The 101st edition of the Tour de France begins in Yorkshire with Chris Froome aiming to become the first British rider to win the race for a second time.
Team Sky rider Froome will renew his rivalry with Spain's Tinkoff-Saxo racer Alberto Contador in the prestigious three-week race, while Italy's Vincenzo Nibali is also among the favourites
British sprinter Mark Cavendish will attempt to regain the green points jersey he last won in 2011. Slovakia's Peter Sagan, who has won the title for the last two years, and German duo Andre Greipel and Marcel Kittel are likely to provide the main competition.
The Tour has seen some magical moments - sprinkled with plenty of controversial ones - throughout its 110-year history.
A is for Armstrong. Once held up as a legend of the sport, Lance Armstrong finally confessed to doping in January 2013 in the wake of being stripped of seven Tour de France titles that he won between 1999 and 2005. The American, who survived testicular cancer before embarking on his winning streak, had previously maintained his innocence, pointing out he had never tested positive for performance-enhancing substances.
B is for broom wagon. First introduced in 1910, the vehicle, which did at one time carry a broom, follows the race collecting stragglers or those who fail to make it to the finish in the permitted time.
C is for caravan. Created in 1930 for sponsors to advertise their wares, the publicity caravan also lets spectators know the riders are on their way. It is now an integral part of the race, taking 45 minutes to pass through each village and town en route. The procession of multi-coloured floats, sponsored by a wide variety of companies, doles out a multitude of free gifts. A recent survey revealed that 39% of spectators were drawn to the Tour first and foremost by the procession.
D is for domestique. The servants of the team who race for their team leader. It is virtually impossible for a rider to win the race without the help of his team-mates. The domestiques fetch and carry food and drink, ride at the front to provide a slipstream and protection from winds. They also act as pacemakers should their team leader crash or struggle on a climb.
|Tour de France in numbers|
|Most overall wins||5 - Jacques Anquetil (Fra), Eddy Merckx (Bel), Bernard Hinault (Fra) and Miguel Indurain (Spa)|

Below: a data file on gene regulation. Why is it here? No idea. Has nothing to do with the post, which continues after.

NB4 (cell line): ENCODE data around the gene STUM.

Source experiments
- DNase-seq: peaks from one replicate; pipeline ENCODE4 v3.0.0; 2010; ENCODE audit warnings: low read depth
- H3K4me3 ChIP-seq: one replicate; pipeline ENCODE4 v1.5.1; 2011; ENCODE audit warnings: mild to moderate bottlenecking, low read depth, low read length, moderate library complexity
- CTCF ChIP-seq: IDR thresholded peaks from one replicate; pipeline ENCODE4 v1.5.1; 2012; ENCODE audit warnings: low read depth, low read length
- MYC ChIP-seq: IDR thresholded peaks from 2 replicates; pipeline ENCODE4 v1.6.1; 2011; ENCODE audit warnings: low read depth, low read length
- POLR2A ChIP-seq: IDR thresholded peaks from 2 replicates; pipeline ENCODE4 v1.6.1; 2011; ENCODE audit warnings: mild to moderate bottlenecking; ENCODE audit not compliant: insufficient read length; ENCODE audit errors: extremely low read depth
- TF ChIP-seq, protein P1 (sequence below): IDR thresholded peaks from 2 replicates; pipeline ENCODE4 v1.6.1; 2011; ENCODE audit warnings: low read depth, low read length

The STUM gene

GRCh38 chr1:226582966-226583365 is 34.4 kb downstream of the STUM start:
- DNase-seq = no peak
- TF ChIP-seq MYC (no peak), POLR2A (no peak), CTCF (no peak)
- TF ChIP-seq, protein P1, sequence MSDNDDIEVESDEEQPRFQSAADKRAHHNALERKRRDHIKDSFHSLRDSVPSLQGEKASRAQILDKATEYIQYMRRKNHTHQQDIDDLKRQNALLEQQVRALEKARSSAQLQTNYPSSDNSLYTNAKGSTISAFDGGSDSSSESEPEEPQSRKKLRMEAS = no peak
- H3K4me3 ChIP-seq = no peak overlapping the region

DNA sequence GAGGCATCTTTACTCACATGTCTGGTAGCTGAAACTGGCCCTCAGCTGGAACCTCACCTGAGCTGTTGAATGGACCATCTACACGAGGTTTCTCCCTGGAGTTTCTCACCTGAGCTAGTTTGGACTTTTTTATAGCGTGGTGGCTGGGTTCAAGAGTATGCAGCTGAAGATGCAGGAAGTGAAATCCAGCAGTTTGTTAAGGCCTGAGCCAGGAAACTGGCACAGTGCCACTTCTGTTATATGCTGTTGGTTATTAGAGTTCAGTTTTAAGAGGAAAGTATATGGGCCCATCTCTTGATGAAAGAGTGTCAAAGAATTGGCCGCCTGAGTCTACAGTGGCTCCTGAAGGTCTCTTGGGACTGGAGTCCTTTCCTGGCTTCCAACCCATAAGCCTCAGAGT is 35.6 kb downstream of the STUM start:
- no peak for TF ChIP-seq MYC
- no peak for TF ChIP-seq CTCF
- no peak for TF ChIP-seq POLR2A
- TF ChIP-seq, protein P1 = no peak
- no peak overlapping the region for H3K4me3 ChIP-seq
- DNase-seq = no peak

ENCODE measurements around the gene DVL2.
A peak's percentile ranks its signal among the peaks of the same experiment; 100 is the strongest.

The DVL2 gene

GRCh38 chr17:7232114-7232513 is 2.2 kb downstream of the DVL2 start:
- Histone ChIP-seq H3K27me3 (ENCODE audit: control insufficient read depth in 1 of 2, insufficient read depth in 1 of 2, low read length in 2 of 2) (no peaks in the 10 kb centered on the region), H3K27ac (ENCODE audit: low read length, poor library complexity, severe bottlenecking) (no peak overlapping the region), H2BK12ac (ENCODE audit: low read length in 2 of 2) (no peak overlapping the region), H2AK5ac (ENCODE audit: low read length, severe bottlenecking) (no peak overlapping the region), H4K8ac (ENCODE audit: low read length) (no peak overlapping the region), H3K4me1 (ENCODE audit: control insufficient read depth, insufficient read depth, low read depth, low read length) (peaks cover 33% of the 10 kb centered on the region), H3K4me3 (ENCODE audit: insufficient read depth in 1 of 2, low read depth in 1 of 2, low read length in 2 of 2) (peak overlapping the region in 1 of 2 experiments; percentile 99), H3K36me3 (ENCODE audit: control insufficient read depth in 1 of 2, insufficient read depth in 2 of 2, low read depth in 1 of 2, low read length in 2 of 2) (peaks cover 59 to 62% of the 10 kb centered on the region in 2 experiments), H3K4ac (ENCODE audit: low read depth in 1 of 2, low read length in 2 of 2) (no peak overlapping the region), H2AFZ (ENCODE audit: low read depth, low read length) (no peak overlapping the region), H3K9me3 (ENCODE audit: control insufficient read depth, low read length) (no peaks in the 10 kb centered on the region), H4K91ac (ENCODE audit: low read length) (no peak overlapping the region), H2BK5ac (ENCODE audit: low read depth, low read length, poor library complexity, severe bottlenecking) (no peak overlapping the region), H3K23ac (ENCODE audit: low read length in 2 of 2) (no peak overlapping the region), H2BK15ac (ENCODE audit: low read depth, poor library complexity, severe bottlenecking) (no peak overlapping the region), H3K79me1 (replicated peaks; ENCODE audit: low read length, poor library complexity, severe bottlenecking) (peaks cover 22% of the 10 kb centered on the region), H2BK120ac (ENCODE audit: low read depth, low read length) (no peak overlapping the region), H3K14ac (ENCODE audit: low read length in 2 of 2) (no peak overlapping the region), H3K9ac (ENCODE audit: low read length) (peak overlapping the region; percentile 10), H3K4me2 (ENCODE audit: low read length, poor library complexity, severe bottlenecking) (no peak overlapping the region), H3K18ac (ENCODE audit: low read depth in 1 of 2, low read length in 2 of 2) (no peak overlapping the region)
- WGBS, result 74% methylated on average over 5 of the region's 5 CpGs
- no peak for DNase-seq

|Most stage wins||34 - Eddy Merckx (Bel)|
|Most time-trial wins||20 - Bernard Hinault (Fra)|
|Oldest Tour winner||36 - Firmin Lambot (Bel)|
|Youngest winner||19 - Henri Cornet (Fra)|
|Most starts||17 - George Hincapie (US)|
|Best British finish||First - Sir Bradley Wiggins (2012), Chris Froome (2013)|
E is for Etape du tour. If you're sitting at home watching the race unfold thinking this looks easy, sign yourself up to ride a stage of the Tour next year. Around 8,500 amateur riders get the professional treatment with roads closed to traffic and refreshments provided. The 2014 amateur edition will see the riders tackle the 145.5km 18th stage from Pau to Hautacam which features four categorised climbs, including the legendary Col du Tourmalet. (see K is for King of the Mountains).
F is for finished almost before it had begun. Cheating blighted the second Tour de France in 1904. The top four to finish were disqualified (see 'G is for Garin') and race organiser Henri Desgrange declared: "The Tour de France is finished and I'm afraid its second edition has been the last. We have reached the end of the Tour and we are disgusted, frustrated and discouraged." Frenchman Henri Cornet was awarded the title, although he was reprimanded for accepting a lift in a car. He remains the race's youngest winner, at the age of 19.
G is for Garin. Maurice Garin holds the distinction of winning the first Tour de France in 1903 and also the dubious honour of being the first winner to be disqualified, a year later. It is thought the Frenchman caught a train at some point, while he was also given illegal feeds from officials in a race where cheating was rife. Riders took lifts in cars or were towed: tying one end of a wire to a wing mirror and attaching the other to cork and holding it in your teeth was a favoured method. Partisan fans, cheering on riders from their region, attacked rivals, while nails were often left on the road to puncture tyres.
H is for Hinault. Bernard Hinault was the last French winner of the race, in 1985. It was his fifth victory and cemented his place as one of the all-time greats of cycling. Hinault is the only rider to have won each of the three Grand Tours (France, Italy and Spain) at least twice.
I is for idea. While L'Auto editor Henri Desgrange is credited as organising the first race in 1903, the idea of a bike race around France was actually suggested by Geo Lefevre, one of his young journalists, as a way of boosting the ailing circulation of the sports paper. Desgrange was not wholeheartedly behind the idea and, after putting Lefevre in charge, stayed away from the first Tour. However, L'Auto's circulation more than doubled to 65,000 and by 1933 it was up to 854,000.
J is for jerseys. There are four up for grabs: the prestigious yellow (see 'Y is for yellow') for the race leader and overall winner; green for winning the most points in the race (see 'S is for sprinter'); the red and white polka dot for the best climber (see 'K is for king of the mountains'); and white for the best young rider, aged under 25 at the start of the year. Only one man has won them all, Eddy Merckx.
K is for king of the mountains. Points are awarded to the first riders over the summits of climbs, which are categorised from one to four. A fifth, 'hors categorie' (outside category), is applied to the most severe ascents. The leader wears the polka dot jersey, and France's Richard Virenque has the most overall victories. He won seven from 1994 to 2004, but doping scandals blighted his achievements.